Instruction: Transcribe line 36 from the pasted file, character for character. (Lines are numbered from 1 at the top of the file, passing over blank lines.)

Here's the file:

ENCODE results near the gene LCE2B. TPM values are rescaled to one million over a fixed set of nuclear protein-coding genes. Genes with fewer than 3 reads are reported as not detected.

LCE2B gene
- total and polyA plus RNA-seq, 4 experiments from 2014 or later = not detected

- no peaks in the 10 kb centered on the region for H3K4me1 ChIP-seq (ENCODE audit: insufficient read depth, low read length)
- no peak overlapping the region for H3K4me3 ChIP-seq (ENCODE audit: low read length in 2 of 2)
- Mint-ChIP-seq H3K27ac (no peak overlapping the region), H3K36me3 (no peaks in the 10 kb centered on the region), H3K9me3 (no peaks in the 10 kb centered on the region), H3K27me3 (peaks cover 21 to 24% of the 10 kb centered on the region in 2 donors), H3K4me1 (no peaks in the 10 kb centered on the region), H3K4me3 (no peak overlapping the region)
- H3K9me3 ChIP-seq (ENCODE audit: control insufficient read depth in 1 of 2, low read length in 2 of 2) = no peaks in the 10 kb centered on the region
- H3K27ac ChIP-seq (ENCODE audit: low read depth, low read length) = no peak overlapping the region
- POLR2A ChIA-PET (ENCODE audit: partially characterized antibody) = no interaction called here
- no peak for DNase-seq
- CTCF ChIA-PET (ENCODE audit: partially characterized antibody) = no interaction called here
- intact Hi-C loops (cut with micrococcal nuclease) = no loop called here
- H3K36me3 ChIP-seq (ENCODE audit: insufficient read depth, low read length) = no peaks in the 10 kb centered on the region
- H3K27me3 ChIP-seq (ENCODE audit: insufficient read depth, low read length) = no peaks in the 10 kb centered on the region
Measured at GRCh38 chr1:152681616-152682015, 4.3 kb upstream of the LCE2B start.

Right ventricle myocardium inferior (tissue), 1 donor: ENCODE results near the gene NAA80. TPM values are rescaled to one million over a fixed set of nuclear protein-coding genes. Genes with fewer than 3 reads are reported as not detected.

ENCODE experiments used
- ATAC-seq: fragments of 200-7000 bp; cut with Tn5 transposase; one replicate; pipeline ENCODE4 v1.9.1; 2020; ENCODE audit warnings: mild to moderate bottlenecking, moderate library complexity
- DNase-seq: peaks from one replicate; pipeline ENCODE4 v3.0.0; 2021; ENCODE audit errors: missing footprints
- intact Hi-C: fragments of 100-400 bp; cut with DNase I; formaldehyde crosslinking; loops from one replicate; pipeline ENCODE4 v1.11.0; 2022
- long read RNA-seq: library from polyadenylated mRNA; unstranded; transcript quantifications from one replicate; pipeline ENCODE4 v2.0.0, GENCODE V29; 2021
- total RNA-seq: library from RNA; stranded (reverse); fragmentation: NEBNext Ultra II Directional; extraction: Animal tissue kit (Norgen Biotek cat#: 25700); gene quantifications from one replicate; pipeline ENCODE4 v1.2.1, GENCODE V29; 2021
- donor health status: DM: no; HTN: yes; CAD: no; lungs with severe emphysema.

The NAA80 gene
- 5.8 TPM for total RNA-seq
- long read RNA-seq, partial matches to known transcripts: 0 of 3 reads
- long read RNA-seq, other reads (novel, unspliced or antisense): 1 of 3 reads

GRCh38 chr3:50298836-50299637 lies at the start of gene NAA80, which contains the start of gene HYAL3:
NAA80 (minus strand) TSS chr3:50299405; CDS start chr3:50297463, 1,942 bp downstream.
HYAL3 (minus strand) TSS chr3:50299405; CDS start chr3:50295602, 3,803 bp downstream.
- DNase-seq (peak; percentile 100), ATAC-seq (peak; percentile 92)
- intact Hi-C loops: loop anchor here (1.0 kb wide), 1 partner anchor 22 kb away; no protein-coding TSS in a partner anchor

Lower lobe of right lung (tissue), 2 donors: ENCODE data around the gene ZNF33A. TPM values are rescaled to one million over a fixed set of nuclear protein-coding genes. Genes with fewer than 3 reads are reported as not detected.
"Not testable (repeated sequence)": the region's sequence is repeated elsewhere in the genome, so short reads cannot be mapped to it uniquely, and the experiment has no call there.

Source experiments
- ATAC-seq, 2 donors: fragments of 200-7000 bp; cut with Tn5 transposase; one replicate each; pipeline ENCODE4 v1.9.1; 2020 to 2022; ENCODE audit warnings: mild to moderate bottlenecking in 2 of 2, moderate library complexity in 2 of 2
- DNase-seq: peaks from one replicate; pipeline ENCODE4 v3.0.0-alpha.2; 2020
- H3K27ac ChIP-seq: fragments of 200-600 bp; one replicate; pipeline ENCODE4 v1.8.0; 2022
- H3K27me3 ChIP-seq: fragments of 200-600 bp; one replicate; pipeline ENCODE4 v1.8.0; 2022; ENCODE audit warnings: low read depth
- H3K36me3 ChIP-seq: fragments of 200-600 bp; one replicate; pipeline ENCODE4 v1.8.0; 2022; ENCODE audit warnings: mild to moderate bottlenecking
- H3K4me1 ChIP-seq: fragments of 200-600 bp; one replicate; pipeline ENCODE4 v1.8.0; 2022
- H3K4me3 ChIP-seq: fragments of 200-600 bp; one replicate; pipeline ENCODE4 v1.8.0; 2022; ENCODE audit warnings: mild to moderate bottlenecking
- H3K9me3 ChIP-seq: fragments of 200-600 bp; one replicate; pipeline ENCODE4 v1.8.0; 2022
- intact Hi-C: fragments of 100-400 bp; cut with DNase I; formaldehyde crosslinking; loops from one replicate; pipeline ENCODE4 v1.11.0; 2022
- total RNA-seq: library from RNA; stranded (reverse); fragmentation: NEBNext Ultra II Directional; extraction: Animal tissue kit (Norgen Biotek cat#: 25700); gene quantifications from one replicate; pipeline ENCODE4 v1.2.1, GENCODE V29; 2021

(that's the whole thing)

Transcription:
- ATAC-seq, 2 donors: fragments of 200-7000 bp; cut with Tn5 transposase; one replicate each; pipeline ENCODE4 v1.9.1; 2020 to 2022; ENCODE audit warnings: mild to moderate bottlenecking in 2 of 2, moderate library complexity in 2 of 2